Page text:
Just like you don't walk into a courtroom without representation, don't buy real estate without being represented, either. Find a PRO and use one.

GOOD LUCK!

Scott Miller
Realty Associates
Boca Raton, FL
0 votes Thank Flag Link Mon Dec 10, 2012
Remford, your interpretation of the situation is right on. While there is a definite value added by a buyer's agent to represent you in the purchase of a home from a builder, you may or may not see that value directly translate to the commission paid by the builder to your buyer's agent. This is exactly the same situation as when a buyer approaches any seller without representation.

If you really know what you're doing, you're welcome to handle the purchase yourself. The builder would like nothing better. However, the builder has almost no incentive to credit you for any savings from not paying a commission to a buyer's agent. The payment of a commission is an incidental expense that's budgeted in. The absence of such a payment on certain sales is also budgeted. Most likely, you'd be able to get the builder to kick in a few hundred dollars in incentives for self-represented buyers, if you really know what you're doing and you're not in a very hot market.
Web Reference: http://www.archershomes.com
0 votes Thank Flag Link Mon Dec 10, 2012
All the prior respondents may be correct. But Id REALLY like to see a recommendation from anybody who ISN'T a realtor about the tangible benefits they, as consumers, have received resulting from a buyer's agent.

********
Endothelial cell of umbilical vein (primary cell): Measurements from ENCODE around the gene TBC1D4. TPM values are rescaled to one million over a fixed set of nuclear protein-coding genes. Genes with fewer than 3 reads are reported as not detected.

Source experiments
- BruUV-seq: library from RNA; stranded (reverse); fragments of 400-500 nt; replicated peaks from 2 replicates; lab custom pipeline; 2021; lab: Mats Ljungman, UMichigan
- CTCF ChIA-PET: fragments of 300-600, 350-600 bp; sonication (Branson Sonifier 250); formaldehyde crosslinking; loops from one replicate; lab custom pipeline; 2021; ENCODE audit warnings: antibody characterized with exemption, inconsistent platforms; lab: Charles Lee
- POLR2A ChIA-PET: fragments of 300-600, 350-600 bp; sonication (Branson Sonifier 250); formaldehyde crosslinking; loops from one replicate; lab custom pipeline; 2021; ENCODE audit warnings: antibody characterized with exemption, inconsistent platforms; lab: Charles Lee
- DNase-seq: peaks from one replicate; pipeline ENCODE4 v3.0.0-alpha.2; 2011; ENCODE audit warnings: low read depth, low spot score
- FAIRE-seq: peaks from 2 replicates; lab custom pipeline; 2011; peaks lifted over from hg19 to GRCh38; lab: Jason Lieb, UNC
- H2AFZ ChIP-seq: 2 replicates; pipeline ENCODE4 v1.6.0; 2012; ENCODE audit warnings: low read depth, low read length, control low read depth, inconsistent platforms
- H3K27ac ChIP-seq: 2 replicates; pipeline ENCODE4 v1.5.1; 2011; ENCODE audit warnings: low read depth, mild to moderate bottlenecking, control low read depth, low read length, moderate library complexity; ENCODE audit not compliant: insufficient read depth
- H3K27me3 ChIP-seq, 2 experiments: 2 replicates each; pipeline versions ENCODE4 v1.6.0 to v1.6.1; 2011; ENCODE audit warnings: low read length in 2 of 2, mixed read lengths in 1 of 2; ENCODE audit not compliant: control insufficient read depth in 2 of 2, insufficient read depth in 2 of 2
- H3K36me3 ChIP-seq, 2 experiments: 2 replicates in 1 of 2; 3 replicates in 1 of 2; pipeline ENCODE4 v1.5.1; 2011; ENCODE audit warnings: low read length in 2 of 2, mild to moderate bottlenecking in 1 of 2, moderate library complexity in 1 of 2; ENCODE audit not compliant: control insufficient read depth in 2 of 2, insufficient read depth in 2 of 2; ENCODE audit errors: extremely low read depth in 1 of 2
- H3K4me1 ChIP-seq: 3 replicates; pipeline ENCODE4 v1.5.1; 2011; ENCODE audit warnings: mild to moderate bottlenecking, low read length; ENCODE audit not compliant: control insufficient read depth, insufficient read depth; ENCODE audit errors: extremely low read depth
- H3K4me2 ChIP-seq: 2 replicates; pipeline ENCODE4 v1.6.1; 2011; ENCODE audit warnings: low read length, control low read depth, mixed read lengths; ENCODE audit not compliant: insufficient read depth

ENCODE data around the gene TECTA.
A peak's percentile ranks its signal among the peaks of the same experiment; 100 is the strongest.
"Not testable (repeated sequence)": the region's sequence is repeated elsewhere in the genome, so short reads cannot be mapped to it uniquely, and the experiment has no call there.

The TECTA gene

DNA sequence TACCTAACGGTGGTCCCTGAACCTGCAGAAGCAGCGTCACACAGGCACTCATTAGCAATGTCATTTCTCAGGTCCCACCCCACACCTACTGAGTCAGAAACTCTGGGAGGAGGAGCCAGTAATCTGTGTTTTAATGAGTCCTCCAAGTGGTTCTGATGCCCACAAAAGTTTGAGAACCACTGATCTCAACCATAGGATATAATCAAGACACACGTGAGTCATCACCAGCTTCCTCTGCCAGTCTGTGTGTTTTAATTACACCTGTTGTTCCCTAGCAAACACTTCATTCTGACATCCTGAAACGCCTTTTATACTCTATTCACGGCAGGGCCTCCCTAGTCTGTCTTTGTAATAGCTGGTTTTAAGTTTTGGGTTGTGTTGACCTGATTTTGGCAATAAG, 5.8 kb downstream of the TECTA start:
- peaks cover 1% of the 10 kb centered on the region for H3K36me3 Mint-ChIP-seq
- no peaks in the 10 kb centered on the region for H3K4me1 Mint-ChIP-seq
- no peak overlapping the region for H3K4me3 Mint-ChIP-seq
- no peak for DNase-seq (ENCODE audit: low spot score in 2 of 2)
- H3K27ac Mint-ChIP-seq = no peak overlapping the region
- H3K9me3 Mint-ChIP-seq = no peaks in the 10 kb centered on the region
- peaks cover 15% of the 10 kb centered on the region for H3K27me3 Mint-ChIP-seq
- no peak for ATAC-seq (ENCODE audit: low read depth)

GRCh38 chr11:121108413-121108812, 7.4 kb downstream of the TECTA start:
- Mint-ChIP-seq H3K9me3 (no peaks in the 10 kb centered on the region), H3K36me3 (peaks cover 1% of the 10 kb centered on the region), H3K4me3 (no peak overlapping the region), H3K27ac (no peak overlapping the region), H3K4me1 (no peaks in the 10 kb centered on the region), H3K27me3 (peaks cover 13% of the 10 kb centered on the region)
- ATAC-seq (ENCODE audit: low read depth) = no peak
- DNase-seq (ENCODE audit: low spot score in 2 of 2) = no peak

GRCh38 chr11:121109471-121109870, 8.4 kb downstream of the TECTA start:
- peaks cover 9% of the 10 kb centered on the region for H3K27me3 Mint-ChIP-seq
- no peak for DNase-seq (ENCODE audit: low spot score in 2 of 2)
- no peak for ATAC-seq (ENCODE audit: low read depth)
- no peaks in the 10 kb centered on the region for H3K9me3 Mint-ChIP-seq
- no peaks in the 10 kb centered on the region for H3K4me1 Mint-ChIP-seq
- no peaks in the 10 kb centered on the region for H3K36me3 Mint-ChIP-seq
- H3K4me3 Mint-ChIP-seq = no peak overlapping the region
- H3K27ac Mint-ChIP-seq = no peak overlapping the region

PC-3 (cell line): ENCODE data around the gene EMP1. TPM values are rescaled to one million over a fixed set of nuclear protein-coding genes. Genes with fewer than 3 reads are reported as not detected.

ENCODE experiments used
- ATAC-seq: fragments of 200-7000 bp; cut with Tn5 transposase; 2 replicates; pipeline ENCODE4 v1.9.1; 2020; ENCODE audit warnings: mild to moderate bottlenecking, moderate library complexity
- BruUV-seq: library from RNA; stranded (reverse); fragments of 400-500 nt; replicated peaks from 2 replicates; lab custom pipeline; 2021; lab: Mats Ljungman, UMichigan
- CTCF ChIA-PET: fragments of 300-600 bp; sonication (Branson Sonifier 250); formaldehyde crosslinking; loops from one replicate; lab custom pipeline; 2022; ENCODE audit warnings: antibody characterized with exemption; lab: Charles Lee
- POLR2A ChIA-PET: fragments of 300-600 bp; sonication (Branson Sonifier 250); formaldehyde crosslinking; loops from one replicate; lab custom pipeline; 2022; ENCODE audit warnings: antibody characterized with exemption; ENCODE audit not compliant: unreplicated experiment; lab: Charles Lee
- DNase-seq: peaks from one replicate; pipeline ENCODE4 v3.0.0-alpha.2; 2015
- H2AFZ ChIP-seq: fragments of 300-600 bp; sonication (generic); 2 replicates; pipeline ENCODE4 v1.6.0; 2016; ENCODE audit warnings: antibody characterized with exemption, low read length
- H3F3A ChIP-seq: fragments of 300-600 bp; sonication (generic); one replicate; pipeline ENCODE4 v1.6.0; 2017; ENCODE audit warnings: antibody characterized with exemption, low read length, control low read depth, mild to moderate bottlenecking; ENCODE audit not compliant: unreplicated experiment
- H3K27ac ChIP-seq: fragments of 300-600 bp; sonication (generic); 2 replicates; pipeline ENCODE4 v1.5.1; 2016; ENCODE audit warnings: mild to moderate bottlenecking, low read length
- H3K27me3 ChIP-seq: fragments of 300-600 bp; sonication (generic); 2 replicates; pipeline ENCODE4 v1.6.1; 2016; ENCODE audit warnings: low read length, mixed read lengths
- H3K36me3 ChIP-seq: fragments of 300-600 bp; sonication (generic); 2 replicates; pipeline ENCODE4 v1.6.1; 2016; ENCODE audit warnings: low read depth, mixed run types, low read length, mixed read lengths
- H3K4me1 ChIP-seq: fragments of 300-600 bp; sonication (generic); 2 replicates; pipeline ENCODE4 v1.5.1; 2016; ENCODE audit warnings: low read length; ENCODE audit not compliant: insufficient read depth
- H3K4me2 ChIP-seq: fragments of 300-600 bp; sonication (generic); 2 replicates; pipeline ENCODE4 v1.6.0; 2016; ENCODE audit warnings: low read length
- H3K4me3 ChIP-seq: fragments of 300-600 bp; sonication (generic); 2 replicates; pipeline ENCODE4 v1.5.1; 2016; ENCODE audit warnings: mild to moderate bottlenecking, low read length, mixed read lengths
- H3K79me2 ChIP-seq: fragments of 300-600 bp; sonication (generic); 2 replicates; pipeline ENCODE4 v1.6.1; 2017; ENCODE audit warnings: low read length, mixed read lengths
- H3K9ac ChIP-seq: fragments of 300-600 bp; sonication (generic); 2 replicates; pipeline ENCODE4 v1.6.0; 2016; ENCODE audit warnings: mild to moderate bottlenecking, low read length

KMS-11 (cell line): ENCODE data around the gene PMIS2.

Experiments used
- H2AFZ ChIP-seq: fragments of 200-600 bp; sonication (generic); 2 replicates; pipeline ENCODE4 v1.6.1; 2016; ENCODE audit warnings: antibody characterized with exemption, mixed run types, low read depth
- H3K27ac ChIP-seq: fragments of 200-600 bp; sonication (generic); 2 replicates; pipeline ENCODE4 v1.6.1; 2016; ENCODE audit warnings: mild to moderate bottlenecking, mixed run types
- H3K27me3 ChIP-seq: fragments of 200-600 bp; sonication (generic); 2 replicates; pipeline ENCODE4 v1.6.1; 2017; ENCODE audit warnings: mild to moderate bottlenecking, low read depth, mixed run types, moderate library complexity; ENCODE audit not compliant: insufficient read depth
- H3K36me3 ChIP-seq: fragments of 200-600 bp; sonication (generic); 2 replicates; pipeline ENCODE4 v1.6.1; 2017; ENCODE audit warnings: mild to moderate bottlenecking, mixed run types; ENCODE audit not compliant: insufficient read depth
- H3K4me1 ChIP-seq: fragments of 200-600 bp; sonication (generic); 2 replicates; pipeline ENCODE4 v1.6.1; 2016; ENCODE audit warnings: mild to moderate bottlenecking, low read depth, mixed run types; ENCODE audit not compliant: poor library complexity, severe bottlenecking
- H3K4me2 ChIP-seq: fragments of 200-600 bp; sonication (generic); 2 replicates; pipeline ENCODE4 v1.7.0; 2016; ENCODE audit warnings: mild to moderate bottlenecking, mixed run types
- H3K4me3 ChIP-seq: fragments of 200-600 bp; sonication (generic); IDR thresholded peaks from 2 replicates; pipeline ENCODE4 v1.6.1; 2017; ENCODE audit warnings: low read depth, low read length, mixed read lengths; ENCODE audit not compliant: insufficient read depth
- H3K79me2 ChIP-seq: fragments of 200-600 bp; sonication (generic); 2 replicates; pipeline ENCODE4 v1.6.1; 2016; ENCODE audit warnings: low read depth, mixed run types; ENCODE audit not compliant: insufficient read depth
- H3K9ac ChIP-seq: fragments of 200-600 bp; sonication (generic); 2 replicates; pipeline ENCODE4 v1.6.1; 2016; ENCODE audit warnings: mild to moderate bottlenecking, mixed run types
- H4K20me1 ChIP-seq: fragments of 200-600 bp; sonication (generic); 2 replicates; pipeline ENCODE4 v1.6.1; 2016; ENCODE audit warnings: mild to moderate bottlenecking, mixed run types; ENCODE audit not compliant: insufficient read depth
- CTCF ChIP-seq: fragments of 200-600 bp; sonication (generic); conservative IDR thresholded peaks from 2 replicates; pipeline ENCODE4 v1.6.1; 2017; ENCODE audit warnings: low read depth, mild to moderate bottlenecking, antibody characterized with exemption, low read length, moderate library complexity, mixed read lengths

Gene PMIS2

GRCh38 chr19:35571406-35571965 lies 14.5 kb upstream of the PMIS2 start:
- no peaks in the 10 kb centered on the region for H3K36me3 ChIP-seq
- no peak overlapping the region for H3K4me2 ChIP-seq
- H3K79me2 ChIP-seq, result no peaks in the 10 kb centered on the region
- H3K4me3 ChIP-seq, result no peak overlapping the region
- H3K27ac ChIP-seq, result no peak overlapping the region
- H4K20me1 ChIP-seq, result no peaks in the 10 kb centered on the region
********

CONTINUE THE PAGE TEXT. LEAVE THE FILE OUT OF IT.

Yes, I can appreciate how an experienced eye might help ensure important checklist items don't go overlooked. But, presuming an informed, diligent and resourceful consumer is capable of amassing and staying on-top of such things, fees paid by the builder to the buyer's agent would seem to be the easiest dollars to translate into additional upgrades or nonsensical fee waivers by creating a win/win for builder AND buyer - especially toward the higher end of the market where percentage points can equate to five figure sums.

Were I inclined toward a buyer's agent, I'd seek to do so on MY terms, with the net compensation being a percentage of concessions gained or costs saved.
0 votes Thank Flag Link Sun Dec 9, 2012